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July 29, 2014 | NPR · House and Senate negotiators reached a compromise, $17 billion agreement to improve medical care for veterans. The deal comes in the final week before Congress leaves town for a monthlong recess.
 
July 29, 2014 | NPR · Washington Post reporter Liz Sly tells Renee Montagne that U.S. arms may be flowing to moderate Syrian rebels, but the aid seems to be too little too late to affect the course of the civil war.
 
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July 28, 2014 | NPR · The militant group threatens to kill parents who immunize their children. As a result, polio has come roaring back in Pakistan. Eradication now hinges on whether the country can control the virus.
 

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July 29, 2014 | KERA · After caring for Ebola patients for several months in West Africa, Dr. Kent Brantly noticed last week that he had symptoms. The 33-year-old immediately put himself into a Liberian isolation ward.
 
July 29, 2014 | NPR · Virologist Thomas Geisbert has spent decades studying Ebola and other hemorrhagic fevers. He speaks to Audie Cornish about the current Ebola outbreak, the worst in history, and how it might be contained this time around.
 
July 29, 2014 | NPR · The Eid festival, which celebrates the end of Ramadan, serves as a time for visiting relatives and exchanging gifts. But one family's holiday in Gaza traces the death and displacement wrought by the war between Hamas and Israel.
 

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July 26, 2014 | NPR · Hezbollah has been a longtime ally of Hamas, but during this most recent conflict between Israel and Gaza they've taken a sideline role. NPR's Scott Simon talks to the BBC's Kim Ghattas in Beirut.
 

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July 27, 2014 | NPR · Fighting in Ukraine near the crash site of Malaysia Airlines Flight MH17 has international investigators staying away. NPR's Arun Rath talks with OSCE's Michael Bociurkiw about the investigation.
 

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Scotland

Jul 8, 2014 — Despite the lack of real-life crime on the Scottish islands, author Ann Cleeves has found plenty of inspiration there. "I love the idea of long, low horizons with secrets hidden underneath," she says.
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Jun 17, 2013 — In softcover fiction, Irvine Welsh gives us a prequel to Trainspotting, and Regina O'Melveny tells the story of a 16th-century Renaissance woman. In nonfiction, Dan Ariely discovers what keeps us dishonest.
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May 20, 2013 — In softcover nonfiction, Jenny Rosenstrach examines dinnertime, Kate Summerscale recounts a scandalous Victorian trial, and John Dramani Mahama looks back on his childhood in Ghana. In fiction, Victor Davis Hanson reimagines an ancient battle, and Marie NDiaye follows three women from Senegal to Europe.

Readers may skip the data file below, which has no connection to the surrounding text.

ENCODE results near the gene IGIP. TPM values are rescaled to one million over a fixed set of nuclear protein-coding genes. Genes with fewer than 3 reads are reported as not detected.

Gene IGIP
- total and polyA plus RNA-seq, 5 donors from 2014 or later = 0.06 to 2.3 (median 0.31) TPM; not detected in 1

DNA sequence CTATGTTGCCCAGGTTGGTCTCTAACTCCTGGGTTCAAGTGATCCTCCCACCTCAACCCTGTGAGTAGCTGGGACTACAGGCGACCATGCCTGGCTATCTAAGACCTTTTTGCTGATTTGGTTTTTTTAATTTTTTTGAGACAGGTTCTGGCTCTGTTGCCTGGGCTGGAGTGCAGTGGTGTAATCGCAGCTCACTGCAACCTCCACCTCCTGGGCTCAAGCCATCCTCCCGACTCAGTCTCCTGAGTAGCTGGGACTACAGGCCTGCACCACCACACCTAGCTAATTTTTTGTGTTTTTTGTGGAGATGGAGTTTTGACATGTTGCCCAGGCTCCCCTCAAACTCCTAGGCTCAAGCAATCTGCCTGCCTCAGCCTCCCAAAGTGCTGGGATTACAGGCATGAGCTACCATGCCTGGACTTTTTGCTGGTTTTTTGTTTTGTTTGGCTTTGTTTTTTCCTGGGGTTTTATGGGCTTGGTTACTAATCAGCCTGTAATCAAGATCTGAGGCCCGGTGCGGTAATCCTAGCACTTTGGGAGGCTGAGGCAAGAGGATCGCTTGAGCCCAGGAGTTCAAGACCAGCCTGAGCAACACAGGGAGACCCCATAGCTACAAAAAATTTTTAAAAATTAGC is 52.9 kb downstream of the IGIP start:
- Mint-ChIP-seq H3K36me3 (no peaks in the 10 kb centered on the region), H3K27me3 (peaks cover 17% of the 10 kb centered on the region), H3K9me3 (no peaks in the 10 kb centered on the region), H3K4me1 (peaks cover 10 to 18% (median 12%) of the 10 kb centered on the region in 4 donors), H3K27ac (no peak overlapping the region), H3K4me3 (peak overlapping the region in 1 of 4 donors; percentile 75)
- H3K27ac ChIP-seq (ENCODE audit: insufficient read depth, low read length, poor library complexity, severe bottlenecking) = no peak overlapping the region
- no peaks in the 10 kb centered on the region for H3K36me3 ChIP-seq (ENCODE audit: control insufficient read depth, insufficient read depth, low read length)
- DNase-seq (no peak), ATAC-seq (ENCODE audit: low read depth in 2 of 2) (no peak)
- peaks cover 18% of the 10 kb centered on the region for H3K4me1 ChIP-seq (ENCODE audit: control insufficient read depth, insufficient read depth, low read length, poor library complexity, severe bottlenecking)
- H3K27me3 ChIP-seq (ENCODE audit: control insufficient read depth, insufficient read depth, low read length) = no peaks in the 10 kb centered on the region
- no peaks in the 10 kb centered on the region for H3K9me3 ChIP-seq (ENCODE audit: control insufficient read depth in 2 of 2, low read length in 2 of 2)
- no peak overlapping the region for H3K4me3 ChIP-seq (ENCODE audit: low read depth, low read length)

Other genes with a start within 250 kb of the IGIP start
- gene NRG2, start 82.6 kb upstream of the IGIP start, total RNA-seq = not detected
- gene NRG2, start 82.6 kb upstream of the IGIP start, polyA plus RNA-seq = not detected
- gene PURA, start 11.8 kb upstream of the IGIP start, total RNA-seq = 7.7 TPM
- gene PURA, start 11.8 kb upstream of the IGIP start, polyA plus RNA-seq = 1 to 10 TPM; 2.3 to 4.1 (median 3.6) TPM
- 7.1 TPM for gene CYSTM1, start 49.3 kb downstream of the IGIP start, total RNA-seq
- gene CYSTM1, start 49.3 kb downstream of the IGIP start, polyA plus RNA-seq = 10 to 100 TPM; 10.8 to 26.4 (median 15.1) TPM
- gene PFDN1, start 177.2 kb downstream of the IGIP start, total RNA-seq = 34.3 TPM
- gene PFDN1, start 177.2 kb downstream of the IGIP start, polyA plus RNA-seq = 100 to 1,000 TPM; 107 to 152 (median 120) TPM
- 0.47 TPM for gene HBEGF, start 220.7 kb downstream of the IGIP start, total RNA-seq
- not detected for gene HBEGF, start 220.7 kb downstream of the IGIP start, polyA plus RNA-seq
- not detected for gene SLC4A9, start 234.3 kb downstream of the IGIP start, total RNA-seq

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Jan 29, 2013 — In softcover fiction and nonfiction, John Irving explores teen lust; Denise Mina delivers a murder mystery; David Maraniss looks at the young Barack Obama; Robert Kagan defends U.S. sovereignty; and Susan Cain stands up for introverts.
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Sep 15, 2012 — It's been almost 20 years since Irvine Welsh first introduced Rent, Spud and Sick Boy — a group of gritty characters struggling to survive a grim, heroin-fueled existence in late-1980s Edinburgh. Welsh brings the boys back in his new prequel, Skagboys.
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Jul 9, 2012 — Being a positive role model is usually a part of a teacher's job description, but author Jennifer Miller knows not everyone lives up to that standard. She recommends three books about educators who lead students astray. Do you have a favorite book about a teacher? Tell us in the comments.
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Jun 17, 2012 — Lynn Neary talks to three critics about books you shouldn't miss. One critic says it's a particularly rich literary summer because in election years, publishers release the juiciest books before fall.
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Dec 15, 2011 — Science fiction and fantasy books aren't just getting more popular, they're interbreeding with other genres to produce wild new hybrid forms — swapping DNA with literary novels, commenting on current events, morphing into historical science fiction romances, and evolving into hard-boiled detective fantasy.
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Dec 1, 2011 — Suspense rules fiction this week, with a new cop protagonist from Ian Rankin, a tale by Lars Kepler that rivals the Dragon Tattoo series, and a debut novel inspired by Sherlock Holmes. In nonfiction, there's a history of ballet and Patti LuPone's memoir of the Great White Way.
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Nov 28, 2011 — Critic Maureen Corrigan selects two of the best new works of fiction and criticism about The Great Detective, and offers recommendations for terrific novels featuring contemporary investigators who carry forward Holmes' trademark method of detection: "an observance of trifles."
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